The Facebook newsfeeds we will see at the end of next year will look very different from the ones we see now. We will see the rise of bigger, bolder, more interactive – and intrusive – Facebook advertisements in 2013.
It was only a matter of time before Facebook sought to monetize and justify its massive valuation. The drive for effective and revenue-generating advertising will draw on its powerful social ecosystem, pushing the creative formats and placements far away from the ads we see today.
Brands will be permitted to be more visible on members’ newsfeeds, growing the use of sponsored stories and video ads (which will become highlighted in users’ feeds). Advertisers will also be prominent across more of the landing page – expandable and richer formats will be prevalent by the end of the year. With these new opportunities will come increased responsibility for advertisers to deliver quality content that enhances the user experience rather than invades the platform.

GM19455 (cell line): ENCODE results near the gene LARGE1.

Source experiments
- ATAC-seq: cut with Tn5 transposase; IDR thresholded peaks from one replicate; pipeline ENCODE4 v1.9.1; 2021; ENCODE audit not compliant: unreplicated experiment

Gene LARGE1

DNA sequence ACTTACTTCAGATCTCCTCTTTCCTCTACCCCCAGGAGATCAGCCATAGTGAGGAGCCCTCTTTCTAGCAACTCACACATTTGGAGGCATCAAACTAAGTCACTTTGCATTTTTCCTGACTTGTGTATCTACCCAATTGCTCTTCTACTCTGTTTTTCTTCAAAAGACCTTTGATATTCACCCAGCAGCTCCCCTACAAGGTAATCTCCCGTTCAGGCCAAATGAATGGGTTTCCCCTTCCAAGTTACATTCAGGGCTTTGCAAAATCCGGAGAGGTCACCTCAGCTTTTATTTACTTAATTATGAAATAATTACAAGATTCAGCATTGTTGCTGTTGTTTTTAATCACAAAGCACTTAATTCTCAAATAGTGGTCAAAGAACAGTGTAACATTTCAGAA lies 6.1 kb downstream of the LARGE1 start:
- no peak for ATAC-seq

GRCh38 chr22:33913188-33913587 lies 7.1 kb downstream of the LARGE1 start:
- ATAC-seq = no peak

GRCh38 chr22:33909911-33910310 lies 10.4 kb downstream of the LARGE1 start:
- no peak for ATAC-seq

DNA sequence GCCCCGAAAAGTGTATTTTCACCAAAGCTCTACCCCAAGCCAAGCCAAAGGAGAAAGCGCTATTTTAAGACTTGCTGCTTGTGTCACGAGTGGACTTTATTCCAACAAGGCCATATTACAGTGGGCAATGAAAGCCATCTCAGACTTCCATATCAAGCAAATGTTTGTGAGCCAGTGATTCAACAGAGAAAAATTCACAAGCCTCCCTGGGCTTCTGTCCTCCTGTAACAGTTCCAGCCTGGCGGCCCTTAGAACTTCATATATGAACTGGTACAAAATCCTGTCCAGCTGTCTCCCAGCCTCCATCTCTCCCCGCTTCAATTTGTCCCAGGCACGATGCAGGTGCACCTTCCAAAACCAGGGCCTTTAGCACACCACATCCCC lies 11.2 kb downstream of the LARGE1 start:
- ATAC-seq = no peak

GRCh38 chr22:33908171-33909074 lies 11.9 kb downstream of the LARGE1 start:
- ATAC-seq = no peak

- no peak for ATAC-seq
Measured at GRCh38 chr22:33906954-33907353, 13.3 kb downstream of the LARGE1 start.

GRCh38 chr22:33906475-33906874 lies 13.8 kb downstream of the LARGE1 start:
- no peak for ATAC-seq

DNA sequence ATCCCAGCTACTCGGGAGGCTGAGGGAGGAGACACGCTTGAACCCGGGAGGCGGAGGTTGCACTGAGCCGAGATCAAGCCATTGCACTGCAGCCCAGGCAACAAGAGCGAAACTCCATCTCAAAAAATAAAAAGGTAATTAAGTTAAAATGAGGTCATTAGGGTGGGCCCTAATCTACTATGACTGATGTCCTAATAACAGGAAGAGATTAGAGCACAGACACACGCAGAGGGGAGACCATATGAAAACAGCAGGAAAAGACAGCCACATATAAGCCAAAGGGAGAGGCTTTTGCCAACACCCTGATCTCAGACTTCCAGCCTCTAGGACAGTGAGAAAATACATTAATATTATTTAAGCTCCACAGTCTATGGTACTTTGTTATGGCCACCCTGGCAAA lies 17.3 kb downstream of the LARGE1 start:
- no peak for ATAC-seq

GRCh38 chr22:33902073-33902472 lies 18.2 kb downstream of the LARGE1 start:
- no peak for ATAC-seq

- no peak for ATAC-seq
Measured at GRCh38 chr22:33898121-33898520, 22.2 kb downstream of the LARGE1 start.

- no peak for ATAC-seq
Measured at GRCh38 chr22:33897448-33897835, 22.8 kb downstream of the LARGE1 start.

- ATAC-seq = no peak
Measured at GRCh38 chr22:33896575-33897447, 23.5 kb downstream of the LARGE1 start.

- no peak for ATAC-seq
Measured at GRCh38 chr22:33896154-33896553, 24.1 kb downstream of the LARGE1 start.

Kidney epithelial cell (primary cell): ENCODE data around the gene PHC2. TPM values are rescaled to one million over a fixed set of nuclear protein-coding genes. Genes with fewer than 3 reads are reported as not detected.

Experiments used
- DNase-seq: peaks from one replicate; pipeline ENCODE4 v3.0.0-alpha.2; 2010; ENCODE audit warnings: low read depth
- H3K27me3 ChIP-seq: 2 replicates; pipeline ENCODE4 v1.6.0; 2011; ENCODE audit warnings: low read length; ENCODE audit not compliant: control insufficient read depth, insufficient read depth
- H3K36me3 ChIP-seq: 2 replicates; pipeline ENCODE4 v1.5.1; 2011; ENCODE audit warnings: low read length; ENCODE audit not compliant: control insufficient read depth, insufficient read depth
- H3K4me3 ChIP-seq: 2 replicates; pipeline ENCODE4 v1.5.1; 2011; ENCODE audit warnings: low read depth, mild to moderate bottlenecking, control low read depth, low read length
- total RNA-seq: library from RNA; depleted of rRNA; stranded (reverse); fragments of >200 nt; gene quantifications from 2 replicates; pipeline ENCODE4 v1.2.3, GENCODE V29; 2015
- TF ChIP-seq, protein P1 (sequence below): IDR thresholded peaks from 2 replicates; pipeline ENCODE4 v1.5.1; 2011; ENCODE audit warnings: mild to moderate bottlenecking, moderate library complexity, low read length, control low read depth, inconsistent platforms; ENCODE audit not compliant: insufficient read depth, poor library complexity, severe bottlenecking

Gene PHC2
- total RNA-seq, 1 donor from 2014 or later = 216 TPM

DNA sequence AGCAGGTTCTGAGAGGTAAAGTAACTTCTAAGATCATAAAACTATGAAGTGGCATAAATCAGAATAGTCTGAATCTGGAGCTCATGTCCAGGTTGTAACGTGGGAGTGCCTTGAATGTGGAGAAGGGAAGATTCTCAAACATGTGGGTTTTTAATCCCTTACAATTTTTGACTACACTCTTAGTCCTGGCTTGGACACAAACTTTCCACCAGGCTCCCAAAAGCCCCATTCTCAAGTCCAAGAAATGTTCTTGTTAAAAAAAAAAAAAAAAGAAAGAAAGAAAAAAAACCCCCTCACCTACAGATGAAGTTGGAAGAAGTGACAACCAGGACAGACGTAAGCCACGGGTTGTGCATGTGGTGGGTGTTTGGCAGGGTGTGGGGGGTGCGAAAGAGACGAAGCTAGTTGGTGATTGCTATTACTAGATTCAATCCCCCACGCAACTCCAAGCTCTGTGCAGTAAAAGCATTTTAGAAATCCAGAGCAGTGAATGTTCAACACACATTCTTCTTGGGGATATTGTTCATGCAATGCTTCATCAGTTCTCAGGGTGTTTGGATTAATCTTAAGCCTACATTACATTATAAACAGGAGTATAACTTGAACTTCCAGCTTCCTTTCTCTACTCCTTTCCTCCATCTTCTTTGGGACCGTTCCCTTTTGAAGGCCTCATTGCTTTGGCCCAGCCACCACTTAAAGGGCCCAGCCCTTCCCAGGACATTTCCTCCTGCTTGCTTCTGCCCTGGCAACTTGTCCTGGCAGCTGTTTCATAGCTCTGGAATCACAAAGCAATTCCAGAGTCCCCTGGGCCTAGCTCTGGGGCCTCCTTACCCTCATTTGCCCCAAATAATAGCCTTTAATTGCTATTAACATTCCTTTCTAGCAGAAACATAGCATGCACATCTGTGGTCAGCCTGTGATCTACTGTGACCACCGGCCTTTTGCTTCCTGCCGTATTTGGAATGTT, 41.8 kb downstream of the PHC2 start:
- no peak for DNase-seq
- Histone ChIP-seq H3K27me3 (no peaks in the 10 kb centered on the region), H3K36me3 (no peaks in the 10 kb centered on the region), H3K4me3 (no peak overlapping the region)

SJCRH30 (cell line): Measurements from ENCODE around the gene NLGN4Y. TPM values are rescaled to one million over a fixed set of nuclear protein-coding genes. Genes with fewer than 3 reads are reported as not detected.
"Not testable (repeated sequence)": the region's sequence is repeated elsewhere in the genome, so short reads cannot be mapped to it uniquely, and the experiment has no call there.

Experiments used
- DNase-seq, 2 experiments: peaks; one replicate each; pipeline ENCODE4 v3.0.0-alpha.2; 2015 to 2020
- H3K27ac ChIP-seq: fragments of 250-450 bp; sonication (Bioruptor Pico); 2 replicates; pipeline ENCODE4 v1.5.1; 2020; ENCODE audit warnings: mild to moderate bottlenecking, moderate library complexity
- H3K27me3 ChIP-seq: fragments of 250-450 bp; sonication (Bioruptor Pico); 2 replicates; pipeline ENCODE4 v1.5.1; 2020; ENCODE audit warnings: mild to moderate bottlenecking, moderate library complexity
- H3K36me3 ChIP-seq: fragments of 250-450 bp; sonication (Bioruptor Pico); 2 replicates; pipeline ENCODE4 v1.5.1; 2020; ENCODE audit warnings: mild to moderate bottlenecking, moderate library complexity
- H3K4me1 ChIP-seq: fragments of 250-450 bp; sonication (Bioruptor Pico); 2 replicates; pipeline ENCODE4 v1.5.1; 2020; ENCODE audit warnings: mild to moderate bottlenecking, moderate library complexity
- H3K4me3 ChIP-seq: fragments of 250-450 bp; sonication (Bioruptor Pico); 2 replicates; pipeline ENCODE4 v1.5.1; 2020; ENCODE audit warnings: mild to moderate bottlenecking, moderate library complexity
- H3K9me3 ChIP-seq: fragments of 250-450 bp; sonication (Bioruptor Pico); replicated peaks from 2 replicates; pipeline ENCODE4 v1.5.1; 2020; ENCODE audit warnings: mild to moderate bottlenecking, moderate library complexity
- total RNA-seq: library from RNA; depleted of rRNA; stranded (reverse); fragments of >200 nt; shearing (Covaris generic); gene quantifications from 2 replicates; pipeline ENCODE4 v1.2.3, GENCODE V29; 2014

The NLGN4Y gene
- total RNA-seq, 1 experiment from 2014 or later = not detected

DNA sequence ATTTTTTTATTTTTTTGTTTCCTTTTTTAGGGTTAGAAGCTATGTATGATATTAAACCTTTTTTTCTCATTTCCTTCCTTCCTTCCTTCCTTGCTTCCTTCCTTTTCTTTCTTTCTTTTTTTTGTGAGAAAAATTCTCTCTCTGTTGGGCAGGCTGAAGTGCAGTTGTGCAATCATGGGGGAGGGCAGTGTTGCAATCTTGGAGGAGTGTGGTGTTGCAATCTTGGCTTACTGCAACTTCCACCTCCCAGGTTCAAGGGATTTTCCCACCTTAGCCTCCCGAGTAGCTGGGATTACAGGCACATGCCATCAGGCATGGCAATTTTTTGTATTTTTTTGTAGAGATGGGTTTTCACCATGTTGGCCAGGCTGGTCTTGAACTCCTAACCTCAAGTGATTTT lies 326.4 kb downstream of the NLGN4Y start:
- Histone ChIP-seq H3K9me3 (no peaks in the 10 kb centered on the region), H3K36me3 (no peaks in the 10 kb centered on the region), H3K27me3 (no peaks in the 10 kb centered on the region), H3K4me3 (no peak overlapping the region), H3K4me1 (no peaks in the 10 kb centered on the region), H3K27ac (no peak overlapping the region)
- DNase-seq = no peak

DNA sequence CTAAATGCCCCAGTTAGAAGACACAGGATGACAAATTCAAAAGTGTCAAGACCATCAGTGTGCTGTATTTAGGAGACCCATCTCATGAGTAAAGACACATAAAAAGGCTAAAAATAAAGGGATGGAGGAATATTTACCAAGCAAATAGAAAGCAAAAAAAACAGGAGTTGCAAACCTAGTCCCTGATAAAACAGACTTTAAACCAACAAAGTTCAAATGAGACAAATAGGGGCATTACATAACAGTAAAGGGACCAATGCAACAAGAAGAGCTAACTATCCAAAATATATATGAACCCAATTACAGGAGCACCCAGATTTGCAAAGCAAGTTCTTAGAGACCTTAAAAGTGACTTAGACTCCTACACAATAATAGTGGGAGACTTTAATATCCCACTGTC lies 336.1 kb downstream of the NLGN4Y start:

Facebook will morph from a relatively private social space to a business entity driven by the bottom line. Brands will need to tread carefully as they explore these new opportunities. Some users will tolerate prominent advertising in return for free access to their friends and social connections, but others may balk at increased commercialization. Seeing their personal data sold for targeted advertising may cause resentment, unless brands deliver engaging content that is appropriate for this personal space.